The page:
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ARTFUL TOM, A MEMOIR
by Thomas Hoving
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3.  PORT IN A STORM

My mother, my sister and I lived for four years from 1938 in an apartment on the eleventh floor of 993 Park Avenue on 84th Street. It was designed by the then-top New York interior decorator, William Pahlmann, who had been one of my father's discoveries at Macy's and had remained friendly to both sides of the family after the divorce. I would work for him later on and have a stunning experience in art, which strongly influenced my life.

Like the Lake Forest house, I can walk through our apartment foot by foot in my mind and remember vividly certain special art objects. There were two forest green bookcases at the end of the large living room, which had been spatter-dashed by Pahlmann with delicate sprays of red, blue, orange and yellow. Once I saw them I grabbed some toothbrushes and spatter dashed reams of drawing paper.

The dining room had a gleaming mahogany table with multiple leaves which I'd stack playfully into a house and then be chided by my mother, "These are genuine works of art," I recall her saying. They sure were! The table and twelve spindly and delicate openwork chairs had been made by the 18th century New York furniture maker Duncan Fyfe for Thomas Pearsall and were exceedingly rare. Not too many years ago they were auctioned off for nearly five million dollars. Why they didn’t end up with me is a tragic tale, which I’ll get to in a while. On one wall were displayed a dozen porcelain plates, bowls and tureens called Lowestoft, which I was informed were from England and dated to the early 18th century and had been handed down from the Osgoods. Also valuable, so hands off!

To get to the bedrooms there was a long, narrow corridor at right angles to the entrance hall, which my sister and I used for foot- and roller-skate races, parades and even special funeral rites for the mummy I created.

Petie's room was directly ahead, my mother's to the right overlooking Park Avenue. The latter was superbly bright and had a massive double bed with a dozen pillows. The colors of the décor, I remember, were greens and yellows. I also recall an elaborate vanity table and in the corner a recamier on which my mother stayed many hours of the day, reading or napping. On the vanity table there were several silver oval boxes with images of King Louis XVI and Marie Antoinette in relief on their covers. I still have them.

My room was at the very end of the corridor. It was dominated by a mahogany sleigh bed next to which was a bedside table with a marble top. Inside was a false door leading to a repository where I hid my secret literature, mostly soft porn magazines.

For me the most intriguing part of the apartment was just outside my room, a door only three feet by two which opened onto a series of pipes embedded into concrete oozing through the retaining metal into fascinating tear-drop shapes. It became my special hiding place after I grouted out the concrete and fashioned several holes between the pipes where I stashed all sorts of treasures, including my Pharaoh. After my first visit to the Metropolitan Museum of Art when I was eight or nine, I became obsessed with ancient Egyptian art. I made a royal mummy out of clay and twine and cloth, whom I named "Senestres," and covered the cement of the secret pipe closet with hieroglyphs praising my king of Upper and Lower Egypt. I honored him with ceremonies down the long corridor lasting hours.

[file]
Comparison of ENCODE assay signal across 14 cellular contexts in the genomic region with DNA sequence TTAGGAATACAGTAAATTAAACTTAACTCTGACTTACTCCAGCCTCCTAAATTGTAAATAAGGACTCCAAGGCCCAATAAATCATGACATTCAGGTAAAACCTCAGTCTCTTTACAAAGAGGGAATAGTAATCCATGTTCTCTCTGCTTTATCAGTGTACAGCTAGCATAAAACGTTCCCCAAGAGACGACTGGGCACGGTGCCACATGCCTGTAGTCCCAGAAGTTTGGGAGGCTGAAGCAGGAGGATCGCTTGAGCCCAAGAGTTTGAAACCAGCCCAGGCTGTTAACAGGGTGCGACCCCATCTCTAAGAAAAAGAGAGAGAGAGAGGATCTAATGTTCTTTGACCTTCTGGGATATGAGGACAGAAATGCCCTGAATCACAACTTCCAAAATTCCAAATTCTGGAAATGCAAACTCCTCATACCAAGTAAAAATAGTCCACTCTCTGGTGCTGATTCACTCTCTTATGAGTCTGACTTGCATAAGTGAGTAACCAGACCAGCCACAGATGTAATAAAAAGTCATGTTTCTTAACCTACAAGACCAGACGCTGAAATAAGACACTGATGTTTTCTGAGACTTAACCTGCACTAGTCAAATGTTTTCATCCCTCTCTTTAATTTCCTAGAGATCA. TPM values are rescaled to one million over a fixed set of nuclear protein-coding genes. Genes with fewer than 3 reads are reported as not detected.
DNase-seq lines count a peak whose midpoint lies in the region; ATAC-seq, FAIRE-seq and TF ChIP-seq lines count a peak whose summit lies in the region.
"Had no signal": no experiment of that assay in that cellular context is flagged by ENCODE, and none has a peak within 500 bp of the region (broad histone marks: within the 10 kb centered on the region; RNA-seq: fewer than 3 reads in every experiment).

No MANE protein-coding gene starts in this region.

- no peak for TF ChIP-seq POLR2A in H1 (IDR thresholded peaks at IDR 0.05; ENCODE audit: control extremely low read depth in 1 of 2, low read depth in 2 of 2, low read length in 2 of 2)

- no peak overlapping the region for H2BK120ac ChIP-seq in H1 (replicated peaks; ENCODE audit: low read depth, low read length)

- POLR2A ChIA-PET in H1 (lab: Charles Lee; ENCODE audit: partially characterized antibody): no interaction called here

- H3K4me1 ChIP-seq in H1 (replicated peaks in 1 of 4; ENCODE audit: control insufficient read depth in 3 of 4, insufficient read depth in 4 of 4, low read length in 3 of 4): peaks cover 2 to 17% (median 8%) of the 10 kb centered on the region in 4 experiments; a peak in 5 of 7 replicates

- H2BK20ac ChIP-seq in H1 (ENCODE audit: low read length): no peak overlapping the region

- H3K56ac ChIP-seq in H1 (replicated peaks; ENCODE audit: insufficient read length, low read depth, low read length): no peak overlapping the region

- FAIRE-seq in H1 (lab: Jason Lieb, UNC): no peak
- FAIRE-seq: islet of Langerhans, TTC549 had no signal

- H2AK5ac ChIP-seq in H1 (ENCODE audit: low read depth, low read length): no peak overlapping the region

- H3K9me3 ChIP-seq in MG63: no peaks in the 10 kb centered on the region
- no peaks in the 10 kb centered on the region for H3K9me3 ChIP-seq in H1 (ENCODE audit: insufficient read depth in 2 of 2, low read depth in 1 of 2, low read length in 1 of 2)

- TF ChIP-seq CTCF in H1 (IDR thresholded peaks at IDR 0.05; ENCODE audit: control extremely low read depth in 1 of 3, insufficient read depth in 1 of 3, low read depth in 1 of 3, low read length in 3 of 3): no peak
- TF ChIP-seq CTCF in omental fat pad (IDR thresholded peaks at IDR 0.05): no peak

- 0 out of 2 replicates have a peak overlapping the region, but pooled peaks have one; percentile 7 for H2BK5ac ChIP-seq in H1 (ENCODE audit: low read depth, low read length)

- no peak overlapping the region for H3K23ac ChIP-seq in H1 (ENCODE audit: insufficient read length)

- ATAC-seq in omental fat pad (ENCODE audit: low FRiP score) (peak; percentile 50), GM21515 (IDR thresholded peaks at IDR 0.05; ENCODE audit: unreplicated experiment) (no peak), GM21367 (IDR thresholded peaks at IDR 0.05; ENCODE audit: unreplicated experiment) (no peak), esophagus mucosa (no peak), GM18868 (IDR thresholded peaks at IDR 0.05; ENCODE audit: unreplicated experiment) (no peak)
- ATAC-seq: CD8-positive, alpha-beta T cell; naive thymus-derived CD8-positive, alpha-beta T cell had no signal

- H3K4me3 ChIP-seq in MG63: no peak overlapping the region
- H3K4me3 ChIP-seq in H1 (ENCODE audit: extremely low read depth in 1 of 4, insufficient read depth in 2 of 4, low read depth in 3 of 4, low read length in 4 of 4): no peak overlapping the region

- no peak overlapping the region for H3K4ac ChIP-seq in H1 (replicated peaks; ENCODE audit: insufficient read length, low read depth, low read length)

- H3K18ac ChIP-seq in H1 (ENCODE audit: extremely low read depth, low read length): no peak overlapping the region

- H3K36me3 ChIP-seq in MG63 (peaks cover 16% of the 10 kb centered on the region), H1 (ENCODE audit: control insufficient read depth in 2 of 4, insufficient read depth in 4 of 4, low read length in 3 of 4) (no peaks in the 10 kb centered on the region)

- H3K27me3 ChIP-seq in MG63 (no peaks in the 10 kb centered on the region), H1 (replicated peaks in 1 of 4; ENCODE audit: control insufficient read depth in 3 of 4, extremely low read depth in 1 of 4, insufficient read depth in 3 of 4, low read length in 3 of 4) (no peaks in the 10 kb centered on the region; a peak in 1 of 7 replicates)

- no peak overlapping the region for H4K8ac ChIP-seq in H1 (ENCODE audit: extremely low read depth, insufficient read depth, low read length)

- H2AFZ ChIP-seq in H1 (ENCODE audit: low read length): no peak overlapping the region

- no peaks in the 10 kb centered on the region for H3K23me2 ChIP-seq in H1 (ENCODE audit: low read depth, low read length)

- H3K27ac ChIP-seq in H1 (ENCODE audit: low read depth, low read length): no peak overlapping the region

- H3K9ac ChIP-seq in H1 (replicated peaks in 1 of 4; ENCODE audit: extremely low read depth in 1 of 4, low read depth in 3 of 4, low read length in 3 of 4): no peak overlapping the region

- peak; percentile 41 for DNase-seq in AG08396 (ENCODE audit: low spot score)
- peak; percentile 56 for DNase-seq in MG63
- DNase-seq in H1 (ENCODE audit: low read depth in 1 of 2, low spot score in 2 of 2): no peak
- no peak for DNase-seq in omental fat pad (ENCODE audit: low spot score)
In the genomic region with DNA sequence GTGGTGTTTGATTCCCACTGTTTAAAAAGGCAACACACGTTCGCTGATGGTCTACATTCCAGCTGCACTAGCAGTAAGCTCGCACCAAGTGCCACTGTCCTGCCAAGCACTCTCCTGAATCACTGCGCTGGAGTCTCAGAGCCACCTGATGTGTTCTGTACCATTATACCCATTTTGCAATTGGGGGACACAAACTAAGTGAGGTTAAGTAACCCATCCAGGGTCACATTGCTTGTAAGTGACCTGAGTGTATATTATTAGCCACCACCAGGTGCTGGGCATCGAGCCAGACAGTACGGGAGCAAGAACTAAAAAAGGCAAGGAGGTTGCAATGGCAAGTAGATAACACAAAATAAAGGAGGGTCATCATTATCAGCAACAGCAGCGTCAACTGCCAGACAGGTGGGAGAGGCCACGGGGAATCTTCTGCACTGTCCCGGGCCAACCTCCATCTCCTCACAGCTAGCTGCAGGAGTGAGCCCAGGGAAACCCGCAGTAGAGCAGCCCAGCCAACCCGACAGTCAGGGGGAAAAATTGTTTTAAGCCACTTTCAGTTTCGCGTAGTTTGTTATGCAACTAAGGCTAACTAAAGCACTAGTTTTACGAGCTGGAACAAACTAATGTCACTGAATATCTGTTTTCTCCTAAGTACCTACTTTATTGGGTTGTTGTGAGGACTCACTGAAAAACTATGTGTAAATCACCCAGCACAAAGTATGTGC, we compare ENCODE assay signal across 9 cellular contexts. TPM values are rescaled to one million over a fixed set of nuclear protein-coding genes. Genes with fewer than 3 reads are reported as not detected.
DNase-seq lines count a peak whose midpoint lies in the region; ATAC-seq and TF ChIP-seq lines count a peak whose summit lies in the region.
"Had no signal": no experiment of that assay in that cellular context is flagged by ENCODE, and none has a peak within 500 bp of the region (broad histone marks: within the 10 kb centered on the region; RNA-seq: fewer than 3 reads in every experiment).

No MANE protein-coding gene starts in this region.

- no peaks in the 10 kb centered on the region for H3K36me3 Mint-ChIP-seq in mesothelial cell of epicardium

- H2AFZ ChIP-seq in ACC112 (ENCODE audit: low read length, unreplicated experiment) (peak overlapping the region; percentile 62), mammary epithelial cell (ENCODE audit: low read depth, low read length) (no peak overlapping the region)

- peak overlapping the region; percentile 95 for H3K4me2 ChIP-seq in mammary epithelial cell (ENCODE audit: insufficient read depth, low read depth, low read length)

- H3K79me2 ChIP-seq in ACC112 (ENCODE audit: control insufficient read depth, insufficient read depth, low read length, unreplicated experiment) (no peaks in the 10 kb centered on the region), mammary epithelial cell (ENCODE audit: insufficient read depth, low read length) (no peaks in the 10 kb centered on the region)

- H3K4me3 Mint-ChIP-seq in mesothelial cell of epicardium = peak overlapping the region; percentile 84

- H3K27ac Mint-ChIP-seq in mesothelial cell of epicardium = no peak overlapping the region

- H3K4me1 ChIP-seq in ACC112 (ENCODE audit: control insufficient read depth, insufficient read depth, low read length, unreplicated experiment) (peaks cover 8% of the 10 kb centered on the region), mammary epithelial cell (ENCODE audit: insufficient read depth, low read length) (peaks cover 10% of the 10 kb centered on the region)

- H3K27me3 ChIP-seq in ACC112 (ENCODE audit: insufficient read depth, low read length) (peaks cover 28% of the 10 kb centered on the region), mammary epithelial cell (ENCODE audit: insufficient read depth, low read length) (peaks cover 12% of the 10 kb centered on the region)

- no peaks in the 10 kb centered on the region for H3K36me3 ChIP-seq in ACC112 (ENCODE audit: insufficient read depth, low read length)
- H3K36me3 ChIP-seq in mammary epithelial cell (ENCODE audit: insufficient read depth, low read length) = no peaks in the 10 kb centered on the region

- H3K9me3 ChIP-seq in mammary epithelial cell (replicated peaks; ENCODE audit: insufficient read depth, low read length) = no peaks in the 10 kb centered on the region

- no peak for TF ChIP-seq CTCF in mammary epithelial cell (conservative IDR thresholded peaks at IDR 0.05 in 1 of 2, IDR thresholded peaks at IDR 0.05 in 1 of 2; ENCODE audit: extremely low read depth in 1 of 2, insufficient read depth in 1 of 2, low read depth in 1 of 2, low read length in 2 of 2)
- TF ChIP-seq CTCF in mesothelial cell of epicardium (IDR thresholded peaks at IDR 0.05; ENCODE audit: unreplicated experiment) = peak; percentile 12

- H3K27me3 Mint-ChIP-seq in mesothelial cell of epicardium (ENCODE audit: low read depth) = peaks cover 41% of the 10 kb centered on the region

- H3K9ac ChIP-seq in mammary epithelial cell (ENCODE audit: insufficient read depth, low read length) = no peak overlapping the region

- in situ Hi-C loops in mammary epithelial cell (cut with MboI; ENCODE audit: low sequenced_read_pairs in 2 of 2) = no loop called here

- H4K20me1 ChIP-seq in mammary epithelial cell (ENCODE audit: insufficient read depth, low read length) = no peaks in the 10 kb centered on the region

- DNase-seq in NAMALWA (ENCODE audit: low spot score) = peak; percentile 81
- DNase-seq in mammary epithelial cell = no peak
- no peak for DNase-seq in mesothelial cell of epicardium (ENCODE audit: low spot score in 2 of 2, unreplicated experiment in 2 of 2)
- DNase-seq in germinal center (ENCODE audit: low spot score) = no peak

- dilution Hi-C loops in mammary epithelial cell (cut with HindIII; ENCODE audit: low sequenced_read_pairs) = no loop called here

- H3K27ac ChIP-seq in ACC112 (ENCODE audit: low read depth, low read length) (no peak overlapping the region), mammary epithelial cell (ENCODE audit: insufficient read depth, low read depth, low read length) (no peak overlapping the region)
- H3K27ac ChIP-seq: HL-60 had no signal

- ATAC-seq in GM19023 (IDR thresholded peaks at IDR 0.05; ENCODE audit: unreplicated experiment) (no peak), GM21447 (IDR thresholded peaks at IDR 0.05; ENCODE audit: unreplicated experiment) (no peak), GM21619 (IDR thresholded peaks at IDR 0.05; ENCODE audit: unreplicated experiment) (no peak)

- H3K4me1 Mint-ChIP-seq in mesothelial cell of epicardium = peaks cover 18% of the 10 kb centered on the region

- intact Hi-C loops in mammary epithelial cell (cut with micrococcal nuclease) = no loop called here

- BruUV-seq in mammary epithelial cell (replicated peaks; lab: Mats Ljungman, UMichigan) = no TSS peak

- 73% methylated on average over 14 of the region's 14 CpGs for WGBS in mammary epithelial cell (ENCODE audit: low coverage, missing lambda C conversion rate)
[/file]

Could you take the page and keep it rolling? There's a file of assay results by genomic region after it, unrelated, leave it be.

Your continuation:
The time I spent at 993 Park and with my mother was blissful. I enrolled in the fancy Buckley School at 73rd between Park and Lexington and was chauffeured each day to school in our Buick. The driver allowed me to sit on his lap and steer.

The most vivid memory of Buckley was the vigorous athletics in Central Park and a wild game held on the roof of a building just east of Third Avenue. The game was called "crunch-ball." Grapefruit-sized inflated balls were handed out to everyone and at a whistle you threw your ball at someone while dodging to avoid a storm of balls. The game ended when all the players had sunk to the floor exhausted from laughing.

I excelled in painting and sculpture but bombed out in arithmetic, since I had a hard time adding up three-digit numbers. I'd write them all down in a column and then simply dream up some long-looking number as the total. My teacher went bats trying to figure out how I had come up with such a ridiculous total. Once, she got so frustrated, she grabbed my hair and yanked me from side to side. I shrieked that she was murdering me and tried to hit her to no avail. After that the school considered me a troubled student.

A powerful influence on me was the 1939 World's Fair. My mother and various boyfriends took Petie and me a dozen times. Etched in my memory is the Trylon and Perisphere and in the latter the enormous three-dimensional plan of future America with a magical tangle of super-highways.